Angola, Bangladesh, Benin, Bolivia, Burkina Faso, Burundi, Cambodia, Cameroon, Central African Republic, Chad, Comoros, Democratic Republic of the Congo (Zaire), Congo (Brazzaville), Côte d'Ivoire, Equatorial Guinea, Ethiopia, The Gambia, Ghana, Guinea, Guinea­Bissau, Guyana, Haiti, Honduras, Kenya, Laos, Liberia, Madagascar, Malawi, Mali, Mauritania, Mozambique, Myanmar (Burma), Nepal, Nicaragua, Niger, Nigeria, Philippines, Rwanda, Saô Tomé and Principe, Senegal, Sierra Leone, Somalia, Sudan, Tanzania, Togo, Uganda, Vietnam, Yemen, Zambia, and Zimbabwe. All 50 of these have debts considered "unpayable" by CEJI, because to pay even a portion of what they owe causes them to cycle deeper into poverty.

Who owns the debt?
About 1/2 belongs to Canada, Japan, the United States, Britain, France, Germany and Italy. Most of the rest is owed not to any one country, but to the multinational moneychangers, the World Bank and the International Monetary Fund.

They may owe us money, but do we actually collect any of it? Is this just a "paper" debt that no one is acting on?

Money is coming in, but it's for paying interest, not the principal. The total debt in 1980 was US $568 million. From 1980 to 1997, US $2.9 TRILLION was paid, but today the debt is about US $2 trillion. If you think something doesn't compute here, you're not alone.

How much debt does the Jubilee 2000 campaign want written off?
J2K (don't you love how quickly computer users resort to acronyms?) is asking the leaders of the world's richest countries to cancel US $160 billion of the debt. A mind-boggling amount, yes, but let's toss around some other big numbers for a minute. Once again, the total debt is about US $2 trillion—more than 13 times that first figure. Every country will have to cancel a percentage of the debt based on how much it lent (incidentally, this is why the campaign must be supported by all of the G7 countries, regardless of what Chretien says about going it alone). Canada's share will probably be a little less than a billion dollars.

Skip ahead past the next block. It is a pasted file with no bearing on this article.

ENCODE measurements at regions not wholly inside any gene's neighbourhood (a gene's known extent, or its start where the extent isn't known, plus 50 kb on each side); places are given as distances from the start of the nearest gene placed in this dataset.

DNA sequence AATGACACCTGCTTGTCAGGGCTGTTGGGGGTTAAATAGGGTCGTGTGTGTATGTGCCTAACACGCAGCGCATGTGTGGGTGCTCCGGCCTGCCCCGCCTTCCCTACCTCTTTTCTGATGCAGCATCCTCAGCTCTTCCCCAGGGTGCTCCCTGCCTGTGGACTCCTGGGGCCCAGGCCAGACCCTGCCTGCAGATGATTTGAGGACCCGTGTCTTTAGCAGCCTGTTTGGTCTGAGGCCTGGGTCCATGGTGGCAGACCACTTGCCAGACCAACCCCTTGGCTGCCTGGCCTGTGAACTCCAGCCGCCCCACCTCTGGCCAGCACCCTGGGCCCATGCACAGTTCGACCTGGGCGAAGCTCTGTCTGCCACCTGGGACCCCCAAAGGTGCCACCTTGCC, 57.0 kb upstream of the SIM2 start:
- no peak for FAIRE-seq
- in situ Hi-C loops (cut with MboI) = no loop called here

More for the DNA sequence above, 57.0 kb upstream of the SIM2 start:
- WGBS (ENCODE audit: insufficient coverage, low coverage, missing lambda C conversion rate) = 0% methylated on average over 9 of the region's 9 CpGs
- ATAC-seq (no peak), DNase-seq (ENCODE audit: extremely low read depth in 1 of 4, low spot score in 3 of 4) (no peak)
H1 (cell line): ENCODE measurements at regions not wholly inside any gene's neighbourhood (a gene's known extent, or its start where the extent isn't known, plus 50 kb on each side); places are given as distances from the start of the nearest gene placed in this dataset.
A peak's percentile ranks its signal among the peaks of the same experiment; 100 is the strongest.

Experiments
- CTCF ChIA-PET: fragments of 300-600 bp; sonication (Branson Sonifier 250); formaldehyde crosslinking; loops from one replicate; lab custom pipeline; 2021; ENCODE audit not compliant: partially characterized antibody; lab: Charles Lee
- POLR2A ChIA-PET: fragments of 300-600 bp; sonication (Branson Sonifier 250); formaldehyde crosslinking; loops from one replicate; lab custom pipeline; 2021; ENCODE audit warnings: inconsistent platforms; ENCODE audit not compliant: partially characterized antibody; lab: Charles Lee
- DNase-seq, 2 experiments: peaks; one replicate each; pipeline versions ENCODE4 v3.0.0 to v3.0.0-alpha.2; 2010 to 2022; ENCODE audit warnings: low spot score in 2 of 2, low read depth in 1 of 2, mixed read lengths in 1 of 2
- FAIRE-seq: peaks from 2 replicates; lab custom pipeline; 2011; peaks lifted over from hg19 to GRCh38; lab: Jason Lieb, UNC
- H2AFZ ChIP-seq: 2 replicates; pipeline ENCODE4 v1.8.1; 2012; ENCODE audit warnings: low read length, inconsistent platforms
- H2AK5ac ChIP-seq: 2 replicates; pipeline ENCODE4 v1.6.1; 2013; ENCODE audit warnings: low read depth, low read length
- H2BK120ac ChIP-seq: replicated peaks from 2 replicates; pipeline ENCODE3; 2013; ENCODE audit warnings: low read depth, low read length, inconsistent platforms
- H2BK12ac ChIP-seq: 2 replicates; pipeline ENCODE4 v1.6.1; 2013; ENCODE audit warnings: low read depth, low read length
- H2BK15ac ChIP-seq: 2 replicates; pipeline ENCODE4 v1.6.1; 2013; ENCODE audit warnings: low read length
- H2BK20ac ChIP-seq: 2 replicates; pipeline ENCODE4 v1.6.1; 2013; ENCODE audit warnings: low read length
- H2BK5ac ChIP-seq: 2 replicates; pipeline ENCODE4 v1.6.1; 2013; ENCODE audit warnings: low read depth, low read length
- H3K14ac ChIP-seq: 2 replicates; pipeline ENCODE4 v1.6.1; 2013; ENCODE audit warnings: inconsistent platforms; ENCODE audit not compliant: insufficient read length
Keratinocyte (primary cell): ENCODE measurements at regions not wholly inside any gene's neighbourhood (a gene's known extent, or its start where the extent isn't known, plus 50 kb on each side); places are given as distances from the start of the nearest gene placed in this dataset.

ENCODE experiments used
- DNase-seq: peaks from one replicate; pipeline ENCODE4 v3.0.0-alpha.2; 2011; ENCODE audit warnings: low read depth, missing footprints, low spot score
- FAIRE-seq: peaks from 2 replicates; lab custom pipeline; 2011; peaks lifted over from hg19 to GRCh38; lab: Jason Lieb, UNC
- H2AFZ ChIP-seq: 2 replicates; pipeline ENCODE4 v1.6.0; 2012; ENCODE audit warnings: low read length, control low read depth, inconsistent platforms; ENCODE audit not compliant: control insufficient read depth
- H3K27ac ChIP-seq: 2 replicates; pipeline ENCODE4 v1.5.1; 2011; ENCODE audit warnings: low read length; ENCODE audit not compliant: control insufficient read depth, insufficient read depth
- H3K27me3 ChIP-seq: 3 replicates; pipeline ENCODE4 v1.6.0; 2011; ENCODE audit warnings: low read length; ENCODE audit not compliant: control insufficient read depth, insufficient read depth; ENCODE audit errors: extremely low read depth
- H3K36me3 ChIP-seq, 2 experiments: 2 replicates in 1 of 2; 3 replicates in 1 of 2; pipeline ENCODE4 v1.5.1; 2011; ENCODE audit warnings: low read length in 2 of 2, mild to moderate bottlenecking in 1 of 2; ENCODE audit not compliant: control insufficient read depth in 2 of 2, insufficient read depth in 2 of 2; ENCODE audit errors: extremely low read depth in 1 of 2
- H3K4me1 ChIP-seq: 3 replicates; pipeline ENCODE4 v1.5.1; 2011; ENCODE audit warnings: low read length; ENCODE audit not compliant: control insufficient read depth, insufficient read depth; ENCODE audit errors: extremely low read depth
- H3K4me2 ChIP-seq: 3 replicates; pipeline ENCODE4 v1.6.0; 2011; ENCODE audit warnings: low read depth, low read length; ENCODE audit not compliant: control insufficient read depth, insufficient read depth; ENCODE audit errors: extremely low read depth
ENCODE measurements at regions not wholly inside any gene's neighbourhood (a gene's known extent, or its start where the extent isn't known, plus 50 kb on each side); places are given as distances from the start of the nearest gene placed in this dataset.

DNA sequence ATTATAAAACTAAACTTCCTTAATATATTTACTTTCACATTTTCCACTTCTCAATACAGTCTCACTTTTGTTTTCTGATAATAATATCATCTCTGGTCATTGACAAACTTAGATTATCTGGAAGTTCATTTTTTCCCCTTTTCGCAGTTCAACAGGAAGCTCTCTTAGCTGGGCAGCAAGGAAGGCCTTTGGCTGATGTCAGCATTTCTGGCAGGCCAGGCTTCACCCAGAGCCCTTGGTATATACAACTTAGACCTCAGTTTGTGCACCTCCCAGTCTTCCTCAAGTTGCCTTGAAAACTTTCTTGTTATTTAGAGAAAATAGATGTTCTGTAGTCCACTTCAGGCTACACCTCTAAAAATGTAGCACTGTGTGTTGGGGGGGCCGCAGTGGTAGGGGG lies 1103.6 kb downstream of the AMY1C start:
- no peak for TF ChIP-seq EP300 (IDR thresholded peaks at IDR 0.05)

But won't it hurt Northern countries to forgive debt?

A key point to remember here, summarized nicely on the Jubilee 2000 website: "If debt is unpayable, it costs nothing to cancel it." Lender countries already know 80% of the money owed by the very poorest countries will never be paid back—otherwise, they wouldn't have agreed to a recent World Bank proposal to cancel some debts slowly (a plan the J2K people call "too little, too late). If their budget writers have the intelligence of the average Grade 12 student, they haven't written the recovery of this money into their future revenues, so canceling this debt shouldn't be a hardship.

what sort of cash crop's value stays consistently high? Cash crops like cocaine, heroin, etc…


The real question is, how much is it hurting us to keep this debt on the books? There is a clear relationship between the debt load of poor countries and the drug problems in the North. To raise funds, poor countries must export cash crops and cheap goods. Unfortunately, the market gets flooded quickly, as all the countries export the same sort of items, and prices drop. But what sort of cash crop's value stays consistently high? Cash crops like cocaine, heroin, etc…

Okay, so there are great reasons to support debt relief. But how feasible is it? Chretien notwithstanding, how can this be achieved in a world where countries concern themselves primarily with their own self-interest?

The only way anything should be achieved in free countries: by educating the people, which is precisely why websites like CEJI's are set up. For any of this to work, citizens must educate themselves about international debt and then demand specific action from their leaders. Any other resolution of this issue sits at cross purposes with representative government.

With this in mind, perhaps CEJI's strongest argument, the one most likely to be supported by your average Joe Canadian Citizen: Cancel "odious debts." What they call an "odious debt" is one incurred by a dictator working against the best interests of his people. It's a no-brainer to insist these debts should be written off. Otherwise, what are Northern countries saying? "People should foot the bill for their own oppression"?

Very useful information on history of less developed countries' debt:
In the section called "Awash in Waves of Hot Money"

I learned the definition for "jubilee" out of a dictionary—a paper dictionary, mind you, not a CD-ROM. So nyaah.

Angela Pancella was Canadian in a previous life. Now she is a freelance writer living in St. Louis, Missouri.